About six years ago, my husband and I discovered what most people mistakenly think of as the “rhythm method.” Some call it natural family planning, others fertility awareness, others refer to it as natural contraception or organic birth control. We first heard about it when my husband returned to the Catholic faith. I’m not Catholic, but as we investigated, we discovered it was much more than “what the Church wants you to do” or “a way to get Catholics to have van loads of kids.”
The first thing I realized was that I actually knew one of these methods. I had used it in 1992 to conceive our daughter. The book “How to Choose the Sex of your Baby” taught me the use of the ovulation charting method in order to know exactly when I ovulated and to time intercourse accordingly. It worked exactly as it was supposed to. But though I came to know exactly which days of any month it was possible or me to get pregnant, it never occurred to me that I could use the same method for avoiding pregnancy. Like most American women, I had swallowed the line that contraceptives were a necessity of life.
That’s why three years ago my husband, Gérard, and I realized that fertility awareness methods and their benefits were far-too-well-kept secret and started Natural Womanhood as a nonprofit organization in San Antonio. That’s why on July 21 we’re launching our original documentary, “Natural Love Stories,” about the dangers of contraceptives and the amazing option that fertility awareness offers. It’s a step to opening the conversation about these options in San Antonio and beyond.
A Q&A will follow the free screening at Alamo Drafthouse Park North with San Antonio Dr. Steven Pilkington of obstetrics and gynecology (OB/GYN) and special guest Karen Langhart, who is flying in from Phoenix for this occasion. “Natural Love Stories” is dedicated in memory of Langhart’s daughter, Erika.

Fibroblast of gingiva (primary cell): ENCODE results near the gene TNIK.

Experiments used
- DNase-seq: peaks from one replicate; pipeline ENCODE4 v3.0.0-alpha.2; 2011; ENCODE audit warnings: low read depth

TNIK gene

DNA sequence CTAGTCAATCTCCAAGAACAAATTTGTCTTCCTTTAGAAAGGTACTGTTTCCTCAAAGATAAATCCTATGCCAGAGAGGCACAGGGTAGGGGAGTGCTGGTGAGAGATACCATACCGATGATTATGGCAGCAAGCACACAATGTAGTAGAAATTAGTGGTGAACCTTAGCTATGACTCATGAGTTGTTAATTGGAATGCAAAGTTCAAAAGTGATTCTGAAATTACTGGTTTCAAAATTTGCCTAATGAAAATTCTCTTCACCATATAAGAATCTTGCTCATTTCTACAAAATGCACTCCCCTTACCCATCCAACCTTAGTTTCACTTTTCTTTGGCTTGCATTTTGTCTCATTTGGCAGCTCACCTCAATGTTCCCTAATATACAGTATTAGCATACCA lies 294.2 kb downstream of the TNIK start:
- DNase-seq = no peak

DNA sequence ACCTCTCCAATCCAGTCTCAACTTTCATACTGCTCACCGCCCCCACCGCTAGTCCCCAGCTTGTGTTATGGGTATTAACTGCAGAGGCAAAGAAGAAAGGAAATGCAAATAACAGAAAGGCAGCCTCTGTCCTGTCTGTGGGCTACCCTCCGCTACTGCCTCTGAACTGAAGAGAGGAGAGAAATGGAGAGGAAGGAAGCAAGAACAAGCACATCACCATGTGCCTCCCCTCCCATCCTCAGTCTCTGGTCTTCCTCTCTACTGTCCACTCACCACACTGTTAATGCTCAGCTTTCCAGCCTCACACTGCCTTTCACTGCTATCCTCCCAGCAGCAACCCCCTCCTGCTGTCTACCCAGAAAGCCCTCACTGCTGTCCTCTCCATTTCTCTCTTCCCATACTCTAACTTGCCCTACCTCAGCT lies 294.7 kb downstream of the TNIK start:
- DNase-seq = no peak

Karen and Rick Langhart lost their daughter at age 24 to a fatal double massive pulmonary embolism on Thanksgiving Day in 2011. Erika was a successful, passionate young woman who had graduated magna cum laude from American University and was looking forward to law school. NuvaRing, a hormonal contraceptive manufactured by the pharmaceutical giant Merck, was cited as the cause of her death. The Langharts turned down their part of a $100 million settlement from Merck to a group of 3,800 plaintiffs for damages from NuvaRing. They continue to campaign for greater transparency about the risks of hormonal contraceptives.
Despite the blind eye of medical institutions, which continue to promote them as safe, these drugs are making headlines for the risks and the casualties they cause.
The formulation of the new generations of pills such as Yaz and Yasmin include a form of estrogen that increases the risk of dangerous blood clot. Their manufacturer Bayer, had to pay $1.6 billion to thousands of families who suffered harmed or death by these drugs. Such is the cost of doing business for these manufacturers.
Combined oral contraceptives have been classified as a Class 1 carcinogen by the World Health Organization, along with asbestos and tobacco. While hormonal contraceptive may reduce the risk of rare cancers like ovarian cancer (which risk is equally reduced by pregnancy), they are clearly linked to an increase in breast cancer, which is 10 times more likely to happen to women than ovarian cancer.
Few women are aware that effective, natural alternatives exist. That is Natural Womanhood’s mission: to raise that awareness. We are the David against the millions in the marketing budgets of Goliath pharmaceuticals companies.
“We had an alternative, but no one ever told us,” said a young doctor whose wife suffered a permanently debilitating stroke as a result of her hormonal birth control at age 35.*